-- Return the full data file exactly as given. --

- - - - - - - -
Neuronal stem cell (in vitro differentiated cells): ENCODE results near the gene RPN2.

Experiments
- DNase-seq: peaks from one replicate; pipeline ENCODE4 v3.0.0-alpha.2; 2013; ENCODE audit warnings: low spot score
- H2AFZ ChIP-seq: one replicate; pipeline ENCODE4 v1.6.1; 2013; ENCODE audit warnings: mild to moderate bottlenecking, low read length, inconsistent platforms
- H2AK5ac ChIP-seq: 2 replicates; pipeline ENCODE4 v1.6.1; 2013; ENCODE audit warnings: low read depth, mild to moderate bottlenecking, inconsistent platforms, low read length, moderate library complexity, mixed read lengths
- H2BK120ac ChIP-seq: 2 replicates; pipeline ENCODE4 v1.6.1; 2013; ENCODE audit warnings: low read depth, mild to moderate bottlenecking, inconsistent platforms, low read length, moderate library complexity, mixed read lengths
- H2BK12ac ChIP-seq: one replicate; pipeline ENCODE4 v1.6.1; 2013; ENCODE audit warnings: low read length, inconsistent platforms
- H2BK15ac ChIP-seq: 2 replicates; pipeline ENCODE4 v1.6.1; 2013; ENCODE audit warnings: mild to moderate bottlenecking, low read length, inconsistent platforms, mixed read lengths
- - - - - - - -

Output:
Neuronal stem cell (in vitro differentiated cells): ENCODE results near the gene RPN2.

Experiments
- DNase-seq: peaks from one replicate; pipeline ENCODE4 v3.0.0-alpha.2; 2013; ENCODE audit warnings: low spot score
- H2AFZ ChIP-seq: one replicate; pipeline ENCODE4 v1.6.1; 2013; ENCODE audit warnings: mild to moderate bottlenecking, low read length, inconsistent platforms
- H2AK5ac ChIP-seq: 2 replicates; pipeline ENCODE4 v1.6.1; 2013; ENCODE audit warnings: low read depth, mild to moderate bottlenecking, inconsistent platforms, low read length, moderate library complexity, mixed read lengths
- H2BK120ac ChIP-seq: 2 replicates; pipeline ENCODE4 v1.6.1; 2013; ENCODE audit warnings: low read depth, mild to moderate bottlenecking, inconsistent platforms, low read length, moderate library complexity, mixed read lengths
- H2BK12ac ChIP-seq: one replicate; pipeline ENCODE4 v1.6.1; 2013; ENCODE audit warnings: low read length, inconsistent platforms
- H2BK15ac ChIP-seq: 2 replicates; pipeline ENCODE4 v1.6.1; 2013; ENCODE audit warnings: mild to moderate bottlenecking, low read length, inconsistent platforms, mixed read lengths